Shorter Thesis - International Justice

Subject INTS70001 (2016)

Note: This is an archived Handbook entry from 2016.

Credit Points: 0
Level: Research Higher Degree
Dates & Locations: This is a time-based subject, taught on campus at Parkville.
Time Commitment: Contact Hours: regular meetings with thesis supervisor through period of enrolment
Total Time Commitment:

30 hours a week if full-time.

Prerequisites: None

Students will normally enrol in a further two subjects whilst enrolled in PHIL90014, PHIL90010 is a compulsory subject, PHIL90009 is recommended as the second subject.

Recommended Background Knowledge:

Non Allowed Subjects: None
Core Participation Requirements:

For the purposes of considering request for Reasonable Adjustments under the disability Standards for Education (Cwth 2005), and Students Experiencing Academic Disadvantage Policy, academic requirements for this subject are articulated in the Subject Description, Subject Objectives, Generic Skills and Assessment Requirements of this entry.The University is dedicated to provide support to those with special requirements. Further details on the disability support scheme can be found at the Disability Liaison Unit website:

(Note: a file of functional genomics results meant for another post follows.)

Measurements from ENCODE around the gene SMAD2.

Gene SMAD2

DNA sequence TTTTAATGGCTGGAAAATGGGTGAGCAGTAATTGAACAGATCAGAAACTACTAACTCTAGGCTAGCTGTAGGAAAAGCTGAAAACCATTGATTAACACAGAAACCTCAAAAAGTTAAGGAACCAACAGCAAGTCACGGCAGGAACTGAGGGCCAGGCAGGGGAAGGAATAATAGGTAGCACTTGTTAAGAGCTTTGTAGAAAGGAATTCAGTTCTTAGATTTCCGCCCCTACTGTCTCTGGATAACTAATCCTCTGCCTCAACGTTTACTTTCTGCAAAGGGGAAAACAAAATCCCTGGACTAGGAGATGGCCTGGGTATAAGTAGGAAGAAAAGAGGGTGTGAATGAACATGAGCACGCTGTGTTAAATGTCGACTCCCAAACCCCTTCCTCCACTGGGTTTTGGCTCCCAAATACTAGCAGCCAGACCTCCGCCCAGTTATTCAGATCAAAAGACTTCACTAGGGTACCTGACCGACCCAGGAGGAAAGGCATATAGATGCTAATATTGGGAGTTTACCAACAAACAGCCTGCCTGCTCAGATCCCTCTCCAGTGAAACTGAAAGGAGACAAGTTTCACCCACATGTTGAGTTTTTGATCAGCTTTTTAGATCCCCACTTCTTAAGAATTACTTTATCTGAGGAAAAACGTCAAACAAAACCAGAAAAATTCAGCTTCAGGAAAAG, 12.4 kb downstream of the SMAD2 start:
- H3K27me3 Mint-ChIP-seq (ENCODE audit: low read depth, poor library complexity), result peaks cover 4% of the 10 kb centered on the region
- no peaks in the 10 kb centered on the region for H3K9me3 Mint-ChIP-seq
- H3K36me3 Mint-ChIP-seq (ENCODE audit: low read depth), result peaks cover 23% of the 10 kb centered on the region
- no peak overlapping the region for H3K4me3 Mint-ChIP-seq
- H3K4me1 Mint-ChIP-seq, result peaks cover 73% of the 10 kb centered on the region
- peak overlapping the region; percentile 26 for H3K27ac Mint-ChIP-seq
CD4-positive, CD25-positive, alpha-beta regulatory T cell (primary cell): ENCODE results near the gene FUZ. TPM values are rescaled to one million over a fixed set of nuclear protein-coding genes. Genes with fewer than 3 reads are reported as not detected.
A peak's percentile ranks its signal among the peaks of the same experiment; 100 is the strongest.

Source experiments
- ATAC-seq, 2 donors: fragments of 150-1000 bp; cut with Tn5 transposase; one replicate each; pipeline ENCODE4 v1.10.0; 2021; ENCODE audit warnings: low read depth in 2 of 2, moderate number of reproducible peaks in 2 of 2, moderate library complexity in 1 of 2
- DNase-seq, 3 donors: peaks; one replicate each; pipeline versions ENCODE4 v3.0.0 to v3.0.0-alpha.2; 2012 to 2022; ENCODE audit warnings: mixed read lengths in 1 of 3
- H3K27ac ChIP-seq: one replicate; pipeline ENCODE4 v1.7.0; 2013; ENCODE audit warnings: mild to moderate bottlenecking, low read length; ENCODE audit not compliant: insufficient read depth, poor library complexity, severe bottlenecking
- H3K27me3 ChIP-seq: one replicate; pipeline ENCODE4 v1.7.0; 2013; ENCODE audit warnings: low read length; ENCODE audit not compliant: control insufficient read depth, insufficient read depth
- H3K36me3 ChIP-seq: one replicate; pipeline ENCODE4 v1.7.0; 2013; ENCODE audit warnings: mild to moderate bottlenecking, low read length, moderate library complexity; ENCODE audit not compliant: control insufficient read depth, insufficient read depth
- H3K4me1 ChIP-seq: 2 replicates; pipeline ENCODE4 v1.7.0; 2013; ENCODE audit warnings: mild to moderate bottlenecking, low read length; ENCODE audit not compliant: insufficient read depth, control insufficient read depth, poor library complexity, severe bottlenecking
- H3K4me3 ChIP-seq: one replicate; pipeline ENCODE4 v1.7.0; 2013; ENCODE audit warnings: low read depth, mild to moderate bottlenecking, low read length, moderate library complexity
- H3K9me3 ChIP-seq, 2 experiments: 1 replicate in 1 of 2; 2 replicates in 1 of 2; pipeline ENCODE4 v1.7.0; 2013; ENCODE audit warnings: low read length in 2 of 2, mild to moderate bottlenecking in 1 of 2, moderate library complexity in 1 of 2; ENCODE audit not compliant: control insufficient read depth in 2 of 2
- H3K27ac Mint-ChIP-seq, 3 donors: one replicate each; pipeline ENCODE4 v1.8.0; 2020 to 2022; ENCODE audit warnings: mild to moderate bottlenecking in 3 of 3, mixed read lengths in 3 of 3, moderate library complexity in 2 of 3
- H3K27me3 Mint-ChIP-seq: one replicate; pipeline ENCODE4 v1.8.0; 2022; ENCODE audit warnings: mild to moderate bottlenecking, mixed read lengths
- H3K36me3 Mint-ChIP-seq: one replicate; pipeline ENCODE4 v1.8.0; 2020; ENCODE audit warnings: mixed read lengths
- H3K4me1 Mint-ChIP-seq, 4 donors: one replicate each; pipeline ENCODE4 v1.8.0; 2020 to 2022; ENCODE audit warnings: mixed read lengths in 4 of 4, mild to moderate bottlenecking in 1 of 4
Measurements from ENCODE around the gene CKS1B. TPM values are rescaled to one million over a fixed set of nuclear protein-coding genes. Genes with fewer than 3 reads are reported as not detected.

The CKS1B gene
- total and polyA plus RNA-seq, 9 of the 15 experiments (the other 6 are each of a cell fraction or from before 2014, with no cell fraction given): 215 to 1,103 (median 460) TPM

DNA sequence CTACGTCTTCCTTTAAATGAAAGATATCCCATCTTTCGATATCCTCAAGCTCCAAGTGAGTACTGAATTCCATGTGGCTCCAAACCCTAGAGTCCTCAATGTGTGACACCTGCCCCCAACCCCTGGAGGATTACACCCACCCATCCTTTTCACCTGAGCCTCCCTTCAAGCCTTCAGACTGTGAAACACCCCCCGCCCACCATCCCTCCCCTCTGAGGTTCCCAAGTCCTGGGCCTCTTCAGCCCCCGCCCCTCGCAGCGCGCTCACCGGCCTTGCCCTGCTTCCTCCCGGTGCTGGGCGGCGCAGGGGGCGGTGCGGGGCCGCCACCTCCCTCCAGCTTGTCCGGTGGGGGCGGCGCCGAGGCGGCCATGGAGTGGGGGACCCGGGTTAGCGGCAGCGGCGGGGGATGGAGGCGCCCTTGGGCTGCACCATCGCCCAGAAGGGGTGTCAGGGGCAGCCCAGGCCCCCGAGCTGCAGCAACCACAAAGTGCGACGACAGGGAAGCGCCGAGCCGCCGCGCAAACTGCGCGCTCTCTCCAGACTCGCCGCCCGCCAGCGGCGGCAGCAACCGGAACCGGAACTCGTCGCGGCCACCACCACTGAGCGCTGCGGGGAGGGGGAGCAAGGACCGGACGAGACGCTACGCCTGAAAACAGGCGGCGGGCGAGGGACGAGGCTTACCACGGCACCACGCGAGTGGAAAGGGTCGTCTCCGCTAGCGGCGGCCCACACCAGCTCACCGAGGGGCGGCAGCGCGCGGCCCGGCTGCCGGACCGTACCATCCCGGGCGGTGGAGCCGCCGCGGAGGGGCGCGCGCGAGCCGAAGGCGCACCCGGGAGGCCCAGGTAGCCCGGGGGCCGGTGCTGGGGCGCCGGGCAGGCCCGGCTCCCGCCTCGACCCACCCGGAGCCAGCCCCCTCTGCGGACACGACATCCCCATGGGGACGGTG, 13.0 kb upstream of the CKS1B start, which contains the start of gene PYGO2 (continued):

Mr Andrew Alexandra



Subject Overview:

A shorter thesis based on original research, on a topic approved by the course coordinator.

Learning Outcomes:

Students who successfully complete this project should:

  • have developed an understanding of the fundamentals of philosophical argumentation and theory;
  • be able to demonstrate a substantial knowledge of the area of International Justice;
  • understand the theoretical sources of the key concepts in this area of study;
  • understand the application of these concepts to their professional field or study area;
  • have developed research and analysis skills to enable further study in the area of international justice at a higher academic level; and
  • present theories and arguments concisely and critically.

A thesis of 20-22,000 words.

Prescribed Texts:

Appropriate texts will be determined in consultation with the thesis supervisor.

Breadth Options:

This subject is not available as a breadth subject.

Fees Information: Subject EFTSL, Level, Discipline & Census Date
Generic Skills:

Students who successfully complete this subject should:

  • undertake advanced study in a specialised branch of philosophy as determined by the student;
  • acquire research skills and an understanding of the methods required for advanced research in philosophy; and
  • complete a major thesis, based on original research and revealing an awareness of current theoretical directions in their chosen field.
Related Majors/Minors/Specialisations: MA (AS&&ST) International Justice

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